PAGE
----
Effects of genetic and environmental risk for schizophrenia on hippocampal activity and psychosis-like behavior in mice

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3 Scopus citations


Schizophrenia is a serious mental illness most notably characterized by psychotic symptoms. In humans, psychotic disorders are associated with specific hippocampal pathology. However, animal model systems for psychosis often lack this pathology, and have been weak in providing a representation of psychosis. We utilized a double-risk model system combining genetic risk with environmental stress. We hypothesized these factors will induce hippocampal subfield pathology consistent with human findings, as well as behavioral phenotypes relevant to psychosis. To address this, we exposed wild-type and transgenic Disc1 dominant negative (Disc1-deficient) mice to maternal deprivation. In adulthood, hippocampal subfields were examined for signs of cellular and behavioral pathology associated with psychosis. Mice exposed to maternal deprivation showed a decrease in dentate gyrus activity, and an increase in CA3/CA1 activity. Furthermore, results demonstrated a differential behavioral effect between maternal deprivation and Disc1 deficiency, with maternal deprivation associated with a hyperactive phenotype and impaired prepulse inhibition, and Disc1 deficiency causing an impairment in fear conditioning. These results suggest distinct consequences of environmental and genetic risk factors contributing to psychosis, with maternal deprivation inducing a state more wholly consistent with schizophrenia psychosis. Further research is needed to determine if this pathology is causally related to a specific behavioral phenotype. The development of a strong inference animal model system for psychosis would satisfy a high medical need in schizophrenia research.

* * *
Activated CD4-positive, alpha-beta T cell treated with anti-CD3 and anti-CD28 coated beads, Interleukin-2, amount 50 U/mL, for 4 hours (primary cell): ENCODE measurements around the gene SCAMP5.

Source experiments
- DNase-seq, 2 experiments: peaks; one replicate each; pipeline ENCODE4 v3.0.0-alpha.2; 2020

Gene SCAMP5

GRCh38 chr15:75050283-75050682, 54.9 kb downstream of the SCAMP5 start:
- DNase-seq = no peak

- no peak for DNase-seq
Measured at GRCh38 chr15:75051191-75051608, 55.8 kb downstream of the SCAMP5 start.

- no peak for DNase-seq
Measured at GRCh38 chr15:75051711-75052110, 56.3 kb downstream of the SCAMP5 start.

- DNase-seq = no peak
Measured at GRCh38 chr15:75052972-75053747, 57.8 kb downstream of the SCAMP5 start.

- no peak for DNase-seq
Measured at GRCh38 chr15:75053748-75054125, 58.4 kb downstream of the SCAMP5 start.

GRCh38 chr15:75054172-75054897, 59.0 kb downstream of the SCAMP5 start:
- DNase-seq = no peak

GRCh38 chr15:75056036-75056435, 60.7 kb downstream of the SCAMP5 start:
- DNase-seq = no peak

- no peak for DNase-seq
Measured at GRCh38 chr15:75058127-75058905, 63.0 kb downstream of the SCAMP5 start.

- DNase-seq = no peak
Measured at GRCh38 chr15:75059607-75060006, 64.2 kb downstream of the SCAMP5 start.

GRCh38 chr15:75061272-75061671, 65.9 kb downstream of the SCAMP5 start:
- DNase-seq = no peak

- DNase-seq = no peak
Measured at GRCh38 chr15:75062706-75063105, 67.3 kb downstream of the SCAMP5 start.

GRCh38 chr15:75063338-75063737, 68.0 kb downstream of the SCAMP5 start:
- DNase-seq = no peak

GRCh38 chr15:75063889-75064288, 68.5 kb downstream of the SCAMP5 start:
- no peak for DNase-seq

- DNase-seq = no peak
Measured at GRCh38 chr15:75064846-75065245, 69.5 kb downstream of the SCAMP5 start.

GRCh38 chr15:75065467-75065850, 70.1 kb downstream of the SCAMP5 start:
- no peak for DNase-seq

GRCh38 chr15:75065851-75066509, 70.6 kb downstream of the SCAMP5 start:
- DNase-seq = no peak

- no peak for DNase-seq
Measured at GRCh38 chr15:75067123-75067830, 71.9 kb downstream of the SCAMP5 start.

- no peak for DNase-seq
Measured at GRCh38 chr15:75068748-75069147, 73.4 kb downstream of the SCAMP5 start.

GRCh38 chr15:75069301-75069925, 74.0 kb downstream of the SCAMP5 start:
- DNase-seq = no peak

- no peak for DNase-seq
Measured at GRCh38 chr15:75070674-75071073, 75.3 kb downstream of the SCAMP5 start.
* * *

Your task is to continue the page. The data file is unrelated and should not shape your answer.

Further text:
Original languageEnglish (US)
Pages (from-to)114-123
Number of pages10
JournalBehavioural Brain Research
StatePublished - Feb 26 2018


  • Disc1
  • Hippocampus
  • Maternal deprivation
  • Psychosis

ASJC Scopus subject areas

  • Behavioral Neuroscience


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